Apart from what happens in court, the report may also encourage all levels of government to invest in our nation's crime labs.  As matters stand now, it's hard to be confident that forensic test results are reliably identifying the guilty and freeing the innocent.

February 5, 2009

Crime Labs Under the Microscope


Forensic specialists in crime labs match fingerprints, perform DNA analysis, link bullets to weapons, and perform other essential functions of scientific police work. Their accuracy and efficiency is vital to the effectiveness of our criminal justice system. If they screw up, innocent people are convicted and guilty people go free.

Sometime this month, the National Academy of Sciences will release a report blasting the quality of forensic testing in U.S. crime labs. Technicians, many among them employed by police departments, are often poorly-trained and exaggerate the accuracy of tests when defending their results in court. Moreover, the lack of standards for training technicians and carrying out forensic tests means that labs can differ greatly in quality. It's not a pretty picture, and clearly it conflicts with the glorious images of forensic scientists as shown in popular TV shows.

The forthcoming report's attack on the quality of crime labs is the Academy's broadest call yet for reform. A few years ago, a previous report knocked the pins out from under a testing technique known as "bullet lead test analysis". The FBI at one time claimed that each box of bullets had a unique chemical "signature" and that it could use these signatures to determine whether a particular bullet came from a particular box of bullets. Hundreds of people were convicted partly on the basis of such forensic evidence before the Academy demonstrated that the testing method was invalid.

Any reforms that the latest report calls for will undoubtedly be costly to implement and will not be accomplished overnight. As for the present, you can bet that the report will stimulate criminal defense attorneys to more vigorously attack the accuracy of forensic test results with this new ammunition.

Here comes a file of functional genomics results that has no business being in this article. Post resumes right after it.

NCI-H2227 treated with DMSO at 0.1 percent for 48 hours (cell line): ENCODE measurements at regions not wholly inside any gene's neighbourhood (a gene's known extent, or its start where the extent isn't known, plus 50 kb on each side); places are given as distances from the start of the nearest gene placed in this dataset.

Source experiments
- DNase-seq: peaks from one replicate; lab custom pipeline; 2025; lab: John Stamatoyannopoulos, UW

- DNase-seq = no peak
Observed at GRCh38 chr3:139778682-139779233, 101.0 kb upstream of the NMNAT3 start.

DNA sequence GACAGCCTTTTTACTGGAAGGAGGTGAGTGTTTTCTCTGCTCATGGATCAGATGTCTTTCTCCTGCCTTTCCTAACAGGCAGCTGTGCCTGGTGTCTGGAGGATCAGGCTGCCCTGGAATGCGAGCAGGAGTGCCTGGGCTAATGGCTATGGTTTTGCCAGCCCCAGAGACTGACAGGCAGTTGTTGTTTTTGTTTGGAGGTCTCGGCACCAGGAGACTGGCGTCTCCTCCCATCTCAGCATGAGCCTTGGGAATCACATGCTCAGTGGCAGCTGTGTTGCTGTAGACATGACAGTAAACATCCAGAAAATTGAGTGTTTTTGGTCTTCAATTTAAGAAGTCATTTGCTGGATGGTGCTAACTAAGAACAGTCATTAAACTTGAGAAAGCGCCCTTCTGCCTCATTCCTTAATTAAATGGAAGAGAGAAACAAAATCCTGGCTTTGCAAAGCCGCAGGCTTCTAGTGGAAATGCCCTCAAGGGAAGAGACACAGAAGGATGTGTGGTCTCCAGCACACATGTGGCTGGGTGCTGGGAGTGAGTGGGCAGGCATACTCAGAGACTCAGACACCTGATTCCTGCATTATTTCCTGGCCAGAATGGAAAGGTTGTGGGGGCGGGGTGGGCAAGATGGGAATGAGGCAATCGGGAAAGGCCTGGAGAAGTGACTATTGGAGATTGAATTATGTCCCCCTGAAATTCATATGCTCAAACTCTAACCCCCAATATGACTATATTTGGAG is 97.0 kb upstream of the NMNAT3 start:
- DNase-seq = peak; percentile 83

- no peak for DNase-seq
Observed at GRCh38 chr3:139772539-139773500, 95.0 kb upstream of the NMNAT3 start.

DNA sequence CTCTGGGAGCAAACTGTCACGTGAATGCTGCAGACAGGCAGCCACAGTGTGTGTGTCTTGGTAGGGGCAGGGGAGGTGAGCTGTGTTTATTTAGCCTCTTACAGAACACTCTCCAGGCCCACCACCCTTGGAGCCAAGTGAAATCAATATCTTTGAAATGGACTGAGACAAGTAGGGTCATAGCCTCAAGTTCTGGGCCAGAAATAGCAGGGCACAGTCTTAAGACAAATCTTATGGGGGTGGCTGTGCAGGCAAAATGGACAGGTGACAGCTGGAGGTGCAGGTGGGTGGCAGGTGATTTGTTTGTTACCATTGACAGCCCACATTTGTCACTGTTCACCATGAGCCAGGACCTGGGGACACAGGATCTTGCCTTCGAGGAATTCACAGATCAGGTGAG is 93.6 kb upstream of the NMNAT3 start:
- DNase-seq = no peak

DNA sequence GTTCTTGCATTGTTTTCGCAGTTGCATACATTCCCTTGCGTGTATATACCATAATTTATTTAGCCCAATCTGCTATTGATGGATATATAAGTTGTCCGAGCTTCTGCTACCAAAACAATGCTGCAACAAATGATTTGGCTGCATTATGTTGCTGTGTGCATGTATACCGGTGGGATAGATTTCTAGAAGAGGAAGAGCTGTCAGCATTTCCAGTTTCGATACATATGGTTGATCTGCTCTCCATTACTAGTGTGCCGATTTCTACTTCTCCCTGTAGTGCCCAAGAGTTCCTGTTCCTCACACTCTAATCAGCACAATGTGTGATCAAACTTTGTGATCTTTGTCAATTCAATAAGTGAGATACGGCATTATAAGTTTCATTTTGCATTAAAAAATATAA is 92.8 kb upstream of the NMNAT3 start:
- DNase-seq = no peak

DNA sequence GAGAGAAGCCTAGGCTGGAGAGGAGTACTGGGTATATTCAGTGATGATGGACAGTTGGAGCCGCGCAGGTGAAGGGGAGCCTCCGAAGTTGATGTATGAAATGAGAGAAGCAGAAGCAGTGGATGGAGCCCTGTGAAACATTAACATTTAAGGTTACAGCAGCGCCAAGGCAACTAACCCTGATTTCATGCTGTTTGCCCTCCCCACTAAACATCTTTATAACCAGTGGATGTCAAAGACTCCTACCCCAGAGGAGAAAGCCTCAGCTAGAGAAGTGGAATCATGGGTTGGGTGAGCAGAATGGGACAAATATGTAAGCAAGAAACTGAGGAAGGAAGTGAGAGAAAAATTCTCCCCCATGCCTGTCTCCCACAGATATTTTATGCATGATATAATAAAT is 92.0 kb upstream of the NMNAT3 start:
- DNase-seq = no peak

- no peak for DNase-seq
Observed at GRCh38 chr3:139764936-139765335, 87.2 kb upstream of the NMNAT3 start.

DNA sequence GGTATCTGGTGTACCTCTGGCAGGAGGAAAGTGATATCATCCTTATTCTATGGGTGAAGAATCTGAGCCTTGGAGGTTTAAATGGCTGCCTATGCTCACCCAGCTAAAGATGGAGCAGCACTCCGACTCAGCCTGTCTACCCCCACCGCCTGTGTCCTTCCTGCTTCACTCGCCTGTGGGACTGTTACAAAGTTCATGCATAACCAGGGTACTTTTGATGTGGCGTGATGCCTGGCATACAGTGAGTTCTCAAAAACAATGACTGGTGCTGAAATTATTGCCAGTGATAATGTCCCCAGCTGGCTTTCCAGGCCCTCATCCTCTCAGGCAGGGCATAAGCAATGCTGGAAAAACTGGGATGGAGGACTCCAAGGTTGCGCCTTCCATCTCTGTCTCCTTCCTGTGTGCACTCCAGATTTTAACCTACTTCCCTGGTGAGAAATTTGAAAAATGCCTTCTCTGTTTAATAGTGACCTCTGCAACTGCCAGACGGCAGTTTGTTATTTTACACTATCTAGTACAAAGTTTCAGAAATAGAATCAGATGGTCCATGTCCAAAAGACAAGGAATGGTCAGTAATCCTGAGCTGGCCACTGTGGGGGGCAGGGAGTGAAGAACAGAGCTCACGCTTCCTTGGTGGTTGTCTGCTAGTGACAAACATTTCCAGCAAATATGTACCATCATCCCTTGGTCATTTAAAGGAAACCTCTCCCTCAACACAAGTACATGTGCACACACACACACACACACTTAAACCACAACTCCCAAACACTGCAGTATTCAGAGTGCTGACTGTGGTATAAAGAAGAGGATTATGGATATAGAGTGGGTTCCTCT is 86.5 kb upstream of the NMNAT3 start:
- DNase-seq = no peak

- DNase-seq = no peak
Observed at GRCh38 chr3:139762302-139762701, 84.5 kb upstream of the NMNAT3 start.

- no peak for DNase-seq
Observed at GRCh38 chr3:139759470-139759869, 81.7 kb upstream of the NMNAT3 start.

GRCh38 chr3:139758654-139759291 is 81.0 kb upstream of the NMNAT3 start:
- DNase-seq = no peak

December 18, 2008

Bitemark Evidence Needs Orthodontia


Bitemark evidence is a tool that prosecutors sometimes use to connect defendants to crimes. The testimony of a bitemark expert (who carries the fancy, jury-impressing title of "forensic odontologist") usually goes something like this: "I compared the teethmarks found on the victim's right arm with the defendant's dental prints.  In my opinion, a match exists; the defendant was responsible for the teethmarks." 

Though judges routinely admit bitemark testimony, recent studies have undermined its reliability.  Unlike the generally-accepted principle that fingerprints are unique, the uniqueness of dental patterns has never been established. Moreover, bitemark experts usually have to base their conclusions on fragmentary patterns -- say, the marks left by a few teeth. Finally, the proficiency of bitemark experts is uncertain because they have never been scientifically studied.  Thus, it's no surprise that a number of defendants who have been cleared by DNA analysis after they have begun serving their sentences were convicted partly on the basis of mistaken bitemark evidence.

In the future, criminal defense attorneys will no doubt more aggressively challenge the admissibility of bitemark evidence. As "gatekeepers," judges have to remember that prosecutors who want to rely on bitemark evidence have the burden of establishing the reliability of its underlying principles.  If they cannot do so, judges should disregard the fancy trappings of forensic odontologists (advanced degrees, publications, professional associations, good molars) and tell them to bite the dust.

December 10, 2008

The U.S. Supreme Court Considers Whether the Constitution Requires Forensic Lab Experts to Testify at Trial

In the 2004 "Crawford case", the U.S. Supreme Court interpreted the Sixth Amendment's Confrontation Clause to require prosecutors to present live witnesses rather than hearsay whenever the hearsay was "testimonial." The decision has given rise to lots of commentary and court opinions (many of them conflicting) about whether particular types of hearsay are testimonial.  For example, if a domestic violence victim makes an emergency call to a 911 operator, the victim's statements are likely not to be testimonial, meaning that prosecutors can, if necessary, offer a transcript of the call into evidence if the victim refuses to come to court and testify.  On the other hand, if the domestic violence victim talks to a police officer once the emergency is over, the victim's statements are testimonial. If the victim refuses to testify, the prosecutor cannot call the police officer as a witness to testify to what the victim said.